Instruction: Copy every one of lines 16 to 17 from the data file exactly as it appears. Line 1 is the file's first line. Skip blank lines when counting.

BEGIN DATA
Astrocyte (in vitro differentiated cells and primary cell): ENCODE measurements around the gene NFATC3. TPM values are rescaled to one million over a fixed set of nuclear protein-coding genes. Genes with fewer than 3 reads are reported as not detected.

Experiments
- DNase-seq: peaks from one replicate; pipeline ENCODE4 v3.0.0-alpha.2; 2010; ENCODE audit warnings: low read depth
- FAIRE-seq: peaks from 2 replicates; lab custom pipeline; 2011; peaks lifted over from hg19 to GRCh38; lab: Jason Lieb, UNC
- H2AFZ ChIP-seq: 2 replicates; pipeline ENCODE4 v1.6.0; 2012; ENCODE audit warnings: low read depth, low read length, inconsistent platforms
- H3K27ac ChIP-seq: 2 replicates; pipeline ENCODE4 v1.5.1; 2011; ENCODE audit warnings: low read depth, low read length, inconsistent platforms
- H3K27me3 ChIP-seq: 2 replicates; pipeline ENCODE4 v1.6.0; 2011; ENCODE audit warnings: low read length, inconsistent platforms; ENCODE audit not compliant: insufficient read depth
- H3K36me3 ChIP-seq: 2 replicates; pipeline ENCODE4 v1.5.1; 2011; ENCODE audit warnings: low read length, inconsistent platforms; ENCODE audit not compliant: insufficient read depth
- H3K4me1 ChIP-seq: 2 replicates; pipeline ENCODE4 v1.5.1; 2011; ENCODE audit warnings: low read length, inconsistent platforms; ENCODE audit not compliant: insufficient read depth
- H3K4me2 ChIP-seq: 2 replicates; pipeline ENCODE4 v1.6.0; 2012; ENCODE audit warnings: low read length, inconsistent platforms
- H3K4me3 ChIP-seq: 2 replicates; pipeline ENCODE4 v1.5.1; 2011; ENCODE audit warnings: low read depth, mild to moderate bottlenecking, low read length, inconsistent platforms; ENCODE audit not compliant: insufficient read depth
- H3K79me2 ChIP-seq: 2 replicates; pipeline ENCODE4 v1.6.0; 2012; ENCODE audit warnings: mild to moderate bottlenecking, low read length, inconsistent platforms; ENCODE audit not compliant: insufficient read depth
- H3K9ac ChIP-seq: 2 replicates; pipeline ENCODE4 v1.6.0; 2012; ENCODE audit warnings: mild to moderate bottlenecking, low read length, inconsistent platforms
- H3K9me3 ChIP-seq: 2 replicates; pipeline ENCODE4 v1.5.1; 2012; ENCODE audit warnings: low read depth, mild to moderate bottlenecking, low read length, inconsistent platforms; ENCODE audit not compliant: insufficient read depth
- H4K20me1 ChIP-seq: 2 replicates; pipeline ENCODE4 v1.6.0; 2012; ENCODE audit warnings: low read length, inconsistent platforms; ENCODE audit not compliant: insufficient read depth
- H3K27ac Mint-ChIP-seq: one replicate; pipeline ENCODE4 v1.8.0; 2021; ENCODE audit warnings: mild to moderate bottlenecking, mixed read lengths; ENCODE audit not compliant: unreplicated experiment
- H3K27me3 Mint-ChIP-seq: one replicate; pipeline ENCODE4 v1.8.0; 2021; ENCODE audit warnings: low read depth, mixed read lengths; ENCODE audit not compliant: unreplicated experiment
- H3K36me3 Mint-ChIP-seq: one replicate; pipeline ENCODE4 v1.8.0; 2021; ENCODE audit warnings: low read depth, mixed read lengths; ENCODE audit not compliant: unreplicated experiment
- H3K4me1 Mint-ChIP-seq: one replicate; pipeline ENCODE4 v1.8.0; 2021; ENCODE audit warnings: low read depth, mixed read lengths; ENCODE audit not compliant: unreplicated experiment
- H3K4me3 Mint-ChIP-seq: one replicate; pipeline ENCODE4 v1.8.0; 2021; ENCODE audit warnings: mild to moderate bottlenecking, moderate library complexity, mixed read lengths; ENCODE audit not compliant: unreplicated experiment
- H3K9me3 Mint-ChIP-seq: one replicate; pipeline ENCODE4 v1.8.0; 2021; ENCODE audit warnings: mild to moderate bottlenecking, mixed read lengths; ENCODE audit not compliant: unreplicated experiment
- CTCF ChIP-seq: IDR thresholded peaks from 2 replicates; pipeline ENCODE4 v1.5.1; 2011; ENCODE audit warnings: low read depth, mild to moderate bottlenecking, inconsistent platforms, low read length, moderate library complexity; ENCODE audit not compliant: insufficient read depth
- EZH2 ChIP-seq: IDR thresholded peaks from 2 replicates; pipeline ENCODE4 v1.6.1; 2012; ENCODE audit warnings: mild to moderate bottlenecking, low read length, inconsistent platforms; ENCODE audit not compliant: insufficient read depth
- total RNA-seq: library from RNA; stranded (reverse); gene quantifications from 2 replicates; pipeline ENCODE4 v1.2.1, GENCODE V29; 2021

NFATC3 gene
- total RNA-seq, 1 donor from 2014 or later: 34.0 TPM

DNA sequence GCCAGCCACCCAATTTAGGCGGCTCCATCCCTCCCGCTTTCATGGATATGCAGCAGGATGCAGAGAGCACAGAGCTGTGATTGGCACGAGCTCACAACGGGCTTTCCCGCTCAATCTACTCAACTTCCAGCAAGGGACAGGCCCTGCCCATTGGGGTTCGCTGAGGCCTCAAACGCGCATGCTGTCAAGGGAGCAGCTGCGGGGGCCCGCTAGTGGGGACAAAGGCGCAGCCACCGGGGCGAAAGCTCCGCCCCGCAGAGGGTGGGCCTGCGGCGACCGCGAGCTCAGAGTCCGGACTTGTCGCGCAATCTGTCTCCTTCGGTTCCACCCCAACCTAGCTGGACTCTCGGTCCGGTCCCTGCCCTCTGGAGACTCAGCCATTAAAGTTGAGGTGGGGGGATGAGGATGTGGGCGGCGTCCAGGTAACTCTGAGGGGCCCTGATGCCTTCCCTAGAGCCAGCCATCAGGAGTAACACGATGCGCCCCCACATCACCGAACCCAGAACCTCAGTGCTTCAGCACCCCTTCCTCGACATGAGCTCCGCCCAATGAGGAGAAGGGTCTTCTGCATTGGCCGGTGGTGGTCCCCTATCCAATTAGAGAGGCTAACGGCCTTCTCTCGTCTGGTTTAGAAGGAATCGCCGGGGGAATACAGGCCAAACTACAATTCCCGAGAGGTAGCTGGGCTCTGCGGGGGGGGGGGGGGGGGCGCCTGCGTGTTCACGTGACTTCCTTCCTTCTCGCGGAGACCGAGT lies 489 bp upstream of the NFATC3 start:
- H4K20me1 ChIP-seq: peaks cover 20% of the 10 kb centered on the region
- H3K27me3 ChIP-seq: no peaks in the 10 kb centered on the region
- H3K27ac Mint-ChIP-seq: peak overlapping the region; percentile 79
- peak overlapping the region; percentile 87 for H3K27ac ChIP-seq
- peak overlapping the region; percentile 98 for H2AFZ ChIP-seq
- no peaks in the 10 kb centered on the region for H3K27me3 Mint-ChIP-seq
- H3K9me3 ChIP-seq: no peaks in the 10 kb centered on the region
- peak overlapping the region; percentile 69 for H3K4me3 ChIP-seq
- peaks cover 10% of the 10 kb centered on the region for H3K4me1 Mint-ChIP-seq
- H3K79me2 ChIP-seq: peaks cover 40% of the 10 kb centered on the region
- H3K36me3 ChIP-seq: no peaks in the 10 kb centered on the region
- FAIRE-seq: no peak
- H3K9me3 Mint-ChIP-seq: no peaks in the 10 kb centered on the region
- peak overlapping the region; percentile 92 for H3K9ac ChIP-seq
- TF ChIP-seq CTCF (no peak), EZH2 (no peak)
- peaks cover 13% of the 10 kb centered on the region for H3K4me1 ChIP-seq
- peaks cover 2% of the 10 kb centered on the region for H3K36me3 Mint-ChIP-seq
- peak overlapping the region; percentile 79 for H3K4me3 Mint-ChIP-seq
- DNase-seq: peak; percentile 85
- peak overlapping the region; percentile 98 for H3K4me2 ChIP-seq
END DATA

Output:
- H3K27ac Mint-ChIP-seq: one replicate; pipeline ENCODE4 v1.8.0; 2021; ENCODE audit warnings: mild to moderate bottlenecking, mixed read lengths; ENCODE audit not compliant: unreplicated experiment
- H3K27me3 Mint-ChIP-seq: one replicate; pipeline ENCODE4 v1.8.0; 2021; ENCODE audit warnings: low read depth, mixed read lengths; ENCODE audit not compliant: unreplicated experiment